I walk to discover new things, and to remember in my heart the ones I once found. I walk in celebration of discovery, and in the evocation of real people and place. I walk to remember.” (Bill Beleville, Why I Walk, 29 April 2010)

Tuesday, June 15, 2010

Forcing Lolita on my Boyfriend

Tuesday, June 15, 2010

Whom would you want to be with on your flight back-- Madame BovaryRebecca or Lolita? I asked my boyfriend the last time he was here. I’m certain he would have taken me if he could, but he chose Lolita, instead. Forced to listen to my incessant praise of Nabokov’s masterpiece—its facility of language, wit, grace, complexity, intelligence, beauty--he finally succumbed to my insistence. Being my boyfriend, he has to put up with my incurable reverence for the literary world. I would have loved to share my collection of books with people around me, but, sadly, there are no takers, just poor D who can’t but refuse me.


Against his wishes, and to my delight, my affliction is slowly rubbing off on him. The books I asked him to bring home for me, he has read already; previously intolerant of magical realism, he has recently read and enjoyed Toni Morrison’s A Mercy and is now about to venture into the phantasmagoric reality of Salman Rushdie’s Midnight’s Children. Knowing that I can share my love of books and reading to the person I love thrills me endlessly.

Saturday, June 12, 2010

Rereading the Prince

Saturday, June 12, 2010

Since our country has a newly elected president, I thought it would be a good time to reread Niccolo Machiavelli’s The Prince (1532):

“…whether it be better to be loved than feared or feared than loved? It may be answered that one should wish to be both, but, because it is difficult to unite them in one person, it is much safer to be feared than loved, when, of the two, either must be dispensed with. Because this is to be asserted in general of men, that they are ungrateful, fickle, false, cowardly, covetous, and as long as you succeed they are yours entirely; they will offer you their blood, property, life, and children, as is said above, when the need is far, distant; but when it approaches they turn against you. And that prince who, relying entirely on their promises, has neglected other precautions, is ruined; because friendships that are obtained by payments, and not by greatness or nobility of mind, may indeed be earned, but they are not secured, and in time of need cannot be relied upon; and men have less scruple in offending one who is beloved than one who is feared, for love is preserved by the link of obligation which, owing to the baseness of men, is broken at every opportunity for their advantage; but fear preserves you by a dread of punishment which never fails.”

Friday, June 11, 2010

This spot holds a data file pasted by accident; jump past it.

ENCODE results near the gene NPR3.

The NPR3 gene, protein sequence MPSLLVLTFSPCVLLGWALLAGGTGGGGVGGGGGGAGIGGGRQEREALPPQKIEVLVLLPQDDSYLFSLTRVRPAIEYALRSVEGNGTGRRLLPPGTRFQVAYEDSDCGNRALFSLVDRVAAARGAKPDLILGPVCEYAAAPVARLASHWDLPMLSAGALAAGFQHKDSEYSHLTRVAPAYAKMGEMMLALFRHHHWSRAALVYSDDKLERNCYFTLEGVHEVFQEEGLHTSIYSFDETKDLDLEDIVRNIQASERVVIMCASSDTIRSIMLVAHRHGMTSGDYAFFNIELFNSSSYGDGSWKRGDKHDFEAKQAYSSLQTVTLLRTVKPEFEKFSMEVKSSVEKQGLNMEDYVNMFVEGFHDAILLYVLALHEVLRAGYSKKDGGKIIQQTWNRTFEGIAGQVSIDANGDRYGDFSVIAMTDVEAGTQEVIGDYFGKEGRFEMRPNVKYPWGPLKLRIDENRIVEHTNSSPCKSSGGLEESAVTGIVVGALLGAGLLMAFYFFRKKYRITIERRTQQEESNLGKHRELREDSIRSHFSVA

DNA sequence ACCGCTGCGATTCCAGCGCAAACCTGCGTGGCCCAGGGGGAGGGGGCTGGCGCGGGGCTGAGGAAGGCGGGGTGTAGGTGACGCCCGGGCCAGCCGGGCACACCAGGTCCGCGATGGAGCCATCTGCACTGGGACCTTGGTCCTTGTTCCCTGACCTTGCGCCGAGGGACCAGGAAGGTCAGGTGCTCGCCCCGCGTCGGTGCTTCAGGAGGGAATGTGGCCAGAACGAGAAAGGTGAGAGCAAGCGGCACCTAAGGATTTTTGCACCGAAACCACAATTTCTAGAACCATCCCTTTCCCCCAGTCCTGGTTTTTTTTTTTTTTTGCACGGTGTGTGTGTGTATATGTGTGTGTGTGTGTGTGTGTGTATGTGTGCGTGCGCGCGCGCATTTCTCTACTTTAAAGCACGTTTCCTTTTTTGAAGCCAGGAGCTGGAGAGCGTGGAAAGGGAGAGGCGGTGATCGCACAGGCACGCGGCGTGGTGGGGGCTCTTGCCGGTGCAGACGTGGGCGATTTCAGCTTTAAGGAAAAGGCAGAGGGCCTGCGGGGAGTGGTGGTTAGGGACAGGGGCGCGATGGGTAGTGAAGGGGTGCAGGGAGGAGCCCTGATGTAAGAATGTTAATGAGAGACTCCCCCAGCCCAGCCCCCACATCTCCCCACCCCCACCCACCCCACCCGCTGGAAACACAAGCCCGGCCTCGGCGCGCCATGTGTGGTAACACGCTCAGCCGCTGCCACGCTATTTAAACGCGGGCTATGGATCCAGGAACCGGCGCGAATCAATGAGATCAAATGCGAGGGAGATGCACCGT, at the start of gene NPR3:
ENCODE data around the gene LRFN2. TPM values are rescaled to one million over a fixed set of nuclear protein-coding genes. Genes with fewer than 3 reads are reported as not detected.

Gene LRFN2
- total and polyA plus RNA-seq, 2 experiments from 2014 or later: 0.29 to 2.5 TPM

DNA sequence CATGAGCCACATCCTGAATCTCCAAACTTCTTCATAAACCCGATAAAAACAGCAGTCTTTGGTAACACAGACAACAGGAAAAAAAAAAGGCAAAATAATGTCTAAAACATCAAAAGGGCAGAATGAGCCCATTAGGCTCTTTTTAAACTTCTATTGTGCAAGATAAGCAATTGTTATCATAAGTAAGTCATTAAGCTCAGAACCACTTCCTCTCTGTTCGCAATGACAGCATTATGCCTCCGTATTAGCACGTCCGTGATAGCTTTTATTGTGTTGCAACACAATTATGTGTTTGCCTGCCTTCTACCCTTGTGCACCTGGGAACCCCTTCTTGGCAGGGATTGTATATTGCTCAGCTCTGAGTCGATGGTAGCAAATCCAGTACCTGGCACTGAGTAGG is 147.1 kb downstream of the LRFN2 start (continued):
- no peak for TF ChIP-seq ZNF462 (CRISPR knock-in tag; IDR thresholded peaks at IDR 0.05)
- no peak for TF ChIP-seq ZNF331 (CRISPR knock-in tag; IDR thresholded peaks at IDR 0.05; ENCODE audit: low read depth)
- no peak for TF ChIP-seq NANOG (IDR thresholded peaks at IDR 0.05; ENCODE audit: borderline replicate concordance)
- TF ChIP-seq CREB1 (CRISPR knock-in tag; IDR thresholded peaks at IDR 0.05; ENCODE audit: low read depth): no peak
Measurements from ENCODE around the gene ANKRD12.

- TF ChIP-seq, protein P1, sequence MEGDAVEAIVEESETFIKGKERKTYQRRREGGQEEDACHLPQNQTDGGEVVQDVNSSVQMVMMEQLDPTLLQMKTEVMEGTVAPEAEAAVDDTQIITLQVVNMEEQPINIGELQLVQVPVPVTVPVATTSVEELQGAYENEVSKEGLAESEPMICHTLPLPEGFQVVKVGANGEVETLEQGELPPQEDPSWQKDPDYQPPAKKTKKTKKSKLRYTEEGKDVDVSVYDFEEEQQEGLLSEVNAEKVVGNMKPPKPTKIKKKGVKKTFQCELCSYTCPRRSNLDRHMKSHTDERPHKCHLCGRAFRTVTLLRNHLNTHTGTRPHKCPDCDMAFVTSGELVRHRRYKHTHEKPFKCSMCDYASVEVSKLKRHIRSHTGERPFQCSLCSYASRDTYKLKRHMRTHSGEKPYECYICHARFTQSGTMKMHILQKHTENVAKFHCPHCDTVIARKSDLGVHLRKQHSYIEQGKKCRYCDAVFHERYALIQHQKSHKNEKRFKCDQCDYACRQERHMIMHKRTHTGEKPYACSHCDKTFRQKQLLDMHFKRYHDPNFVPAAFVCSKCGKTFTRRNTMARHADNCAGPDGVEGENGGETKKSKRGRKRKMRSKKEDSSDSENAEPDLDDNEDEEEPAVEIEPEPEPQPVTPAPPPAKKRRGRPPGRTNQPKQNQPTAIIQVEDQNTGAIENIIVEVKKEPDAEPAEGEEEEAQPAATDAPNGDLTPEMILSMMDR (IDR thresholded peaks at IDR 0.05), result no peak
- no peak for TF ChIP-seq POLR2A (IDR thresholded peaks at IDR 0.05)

I was like her

Friday, June 11, 2010

Her resolve fueled by adolescent stubbornness and listless indolence, my sister was adamant in her refusal to attend the clan reunion that relatives from our grandmother’s side organized. The reasons that we thought would convince her to go were countered with excuses of her own: just thinking of the long commute already makes her limp; she doesn’t want to miss the television shows she’s following; she doesn’t know anybody there, anyway. And then I realized that I was like her when I was her age. I would have refused to go, too. I would have come up with irrefutable reasons for not going. But while we were able to compel her to go in the end, I—at her age--would have remained unyielding and unflappable.

In big social gatherings like clan reunions smiles are worn like armor. True selves remain hidden, for fear of giving offense. Your whole existence is encapsulated in a one-line introduction that is oftentimes off the mark. You try to correct whatever mistaken notion they have of you, but thought it best to just smile and let it be. Small talk is the norm, and interest for something or somebody you don’t really care about has to be feigned. Ostentation and exaggeration abound almost as food, in such gatherings, does. Through it all, you can’t but keep that smile on your face and eat heartily.

Despite these things that make such parties a bore and not worth attending, family gatherings—as I’ve only now realized—are invaluable. Surrounded with countless relatives whom I’ve only heard stories about but haven’t seen before, I felt that I belong with them. We probably won’t see each other in the next ten years or until the next reunion; knowing that we will always be tied by blood is enough.

Wednesday, June 9, 2010

in that pit of black despair

Wednesday, June 9, 2010

You thought that, having found love, you’d never go back to that place where nothing but tears exists, but you did. You’ve been there several times that the place felt strangely familiar yet darker than before.  In that pit of black despair, the last obstinate vestige of hope was swallowed up by the darkness, and, defeated, you wept in anguish till there is not a tear left.

All crying spent, you groped your way out of that place. You thought you won’t make it. You almost didn’t, but you did. You emerged strong, unscathed, unbroken. Through it all you thought you lost the love you found, but you didn’t.

Friday, June 4, 2010

tottering in the midst

Friday, June 4, 2010



The poor thing had no force to fling out any passion in return; the terrible collapse of the illusion towards which all her hope had been strained was a stroke which had too thoroughly shaken her: her little world was in ruins, and she felt herself tottering in the midst as a lonely bewildered consciousness.

~ George Eliot, Middlemarch: A Study of Provincial Life, 1874

Tuesday, June 1, 2010

each grain brings him closer

Tuesday, June 1, 2010

June has come, and the countdown begins. In my mind sits an hourglass, and with bated breath I listen to the slow trickling of sand. Each grain brings him closer; each day makes the distance gradually disappear.